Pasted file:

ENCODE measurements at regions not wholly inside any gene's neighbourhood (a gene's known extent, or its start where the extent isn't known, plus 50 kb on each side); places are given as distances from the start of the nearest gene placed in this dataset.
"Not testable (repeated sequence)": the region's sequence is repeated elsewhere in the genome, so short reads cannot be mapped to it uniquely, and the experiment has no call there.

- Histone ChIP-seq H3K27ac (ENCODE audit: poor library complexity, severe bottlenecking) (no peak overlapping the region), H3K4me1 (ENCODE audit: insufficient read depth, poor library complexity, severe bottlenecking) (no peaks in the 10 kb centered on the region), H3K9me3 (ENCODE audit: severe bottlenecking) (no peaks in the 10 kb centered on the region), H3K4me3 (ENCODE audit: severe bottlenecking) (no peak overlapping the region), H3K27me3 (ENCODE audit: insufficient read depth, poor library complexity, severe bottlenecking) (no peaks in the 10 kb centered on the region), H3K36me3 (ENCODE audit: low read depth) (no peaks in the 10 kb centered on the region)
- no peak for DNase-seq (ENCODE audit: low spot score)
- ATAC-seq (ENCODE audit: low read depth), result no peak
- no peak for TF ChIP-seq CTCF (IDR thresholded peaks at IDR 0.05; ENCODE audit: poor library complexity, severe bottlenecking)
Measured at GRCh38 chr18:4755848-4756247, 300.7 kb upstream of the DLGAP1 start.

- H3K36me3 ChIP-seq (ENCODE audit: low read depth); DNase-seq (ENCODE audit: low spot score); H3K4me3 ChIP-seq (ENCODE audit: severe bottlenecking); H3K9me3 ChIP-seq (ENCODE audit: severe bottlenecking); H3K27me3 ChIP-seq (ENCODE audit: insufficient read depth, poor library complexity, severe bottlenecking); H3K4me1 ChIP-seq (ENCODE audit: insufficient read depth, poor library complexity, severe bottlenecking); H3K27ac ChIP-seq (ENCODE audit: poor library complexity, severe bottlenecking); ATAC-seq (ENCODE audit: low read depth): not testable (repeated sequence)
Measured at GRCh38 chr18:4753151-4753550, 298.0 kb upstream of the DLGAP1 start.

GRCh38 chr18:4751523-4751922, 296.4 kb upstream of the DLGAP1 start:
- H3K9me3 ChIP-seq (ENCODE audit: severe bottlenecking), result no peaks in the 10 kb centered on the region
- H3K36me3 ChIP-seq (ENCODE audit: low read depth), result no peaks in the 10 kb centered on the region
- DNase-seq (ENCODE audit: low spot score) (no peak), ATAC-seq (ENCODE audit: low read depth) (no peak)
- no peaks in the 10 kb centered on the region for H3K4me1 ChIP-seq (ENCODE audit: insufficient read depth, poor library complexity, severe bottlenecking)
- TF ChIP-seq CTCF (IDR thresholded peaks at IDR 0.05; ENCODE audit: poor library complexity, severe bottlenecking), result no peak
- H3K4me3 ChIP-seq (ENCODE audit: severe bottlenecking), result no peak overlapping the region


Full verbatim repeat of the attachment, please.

ENCODE measurements at regions not wholly inside any gene's neighbourhood (a gene's known extent, or its start where the extent isn't known, plus 50 kb on each side); places are given as distances from the start of the nearest gene placed in this dataset.
"Not testable (repeated sequence)": the region's sequence is repeated elsewhere in the genome, so short reads cannot be mapped to it uniquely, and the experiment has no call there.

- Histone ChIP-seq H3K27ac (ENCODE audit: poor library complexity, severe bottlenecking) (no peak overlapping the region), H3K4me1 (ENCODE audit: insufficient read depth, poor library complexity, severe bottlenecking) (no peaks in the 10 kb centered on the region), H3K9me3 (ENCODE audit: severe bottlenecking) (no peaks in the 10 kb centered on the region), H3K4me3 (ENCODE audit: severe bottlenecking) (no peak overlapping the region), H3K27me3 (ENCODE audit: insufficient read depth, poor library complexity, severe bottlenecking) (no peaks in the 10 kb centered on the region), H3K36me3 (ENCODE audit: low read depth) (no peaks in the 10 kb centered on the region)
- no peak for DNase-seq (ENCODE audit: low spot score)
- ATAC-seq (ENCODE audit: low read depth), result no peak
- no peak for TF ChIP-seq CTCF (IDR thresholded peaks at IDR 0.05; ENCODE audit: poor library complexity, severe bottlenecking)
Measured at GRCh38 chr18:4755848-4756247, 300.7 kb upstream of the DLGAP1 start.

- H3K36me3 ChIP-seq (ENCODE audit: low read depth); DNase-seq (ENCODE audit: low spot score); H3K4me3 ChIP-seq (ENCODE audit: severe bottlenecking); H3K9me3 ChIP-seq (ENCODE audit: severe bottlenecking); H3K27me3 ChIP-seq (ENCODE audit: insufficient read depth, poor library complexity, severe bottlenecking); H3K4me1 ChIP-seq (ENCODE audit: insufficient read depth, poor library complexity, severe bottlenecking); H3K27ac ChIP-seq (ENCODE audit: poor library complexity, severe bottlenecking); ATAC-seq (ENCODE audit: low read depth): not testable (repeated sequence)
Measured at GRCh38 chr18:4753151-4753550, 298.0 kb upstream of the DLGAP1 start.

GRCh38 chr18:4751523-4751922, 296.4 kb upstream of the DLGAP1 start:
- H3K9me3 ChIP-seq (ENCODE audit: severe bottlenecking), result no peaks in the 10 kb centered on the region
- H3K36me3 ChIP-seq (ENCODE audit: low read depth), result no peaks in the 10 kb centered on the region
- DNase-seq (ENCODE audit: low spot score) (no peak), ATAC-seq (ENCODE audit: low read depth) (no peak)
- no peaks in the 10 kb centered on the region for H3K4me1 ChIP-seq (ENCODE audit: insufficient read depth, poor library complexity, severe bottlenecking)
- TF ChIP-seq CTCF (IDR thresholded peaks at IDR 0.05; ENCODE audit: poor library complexity, severe bottlenecking), result no peak
- H3K4me3 ChIP-seq (ENCODE audit: severe bottlenecking), result no peak overlapping the region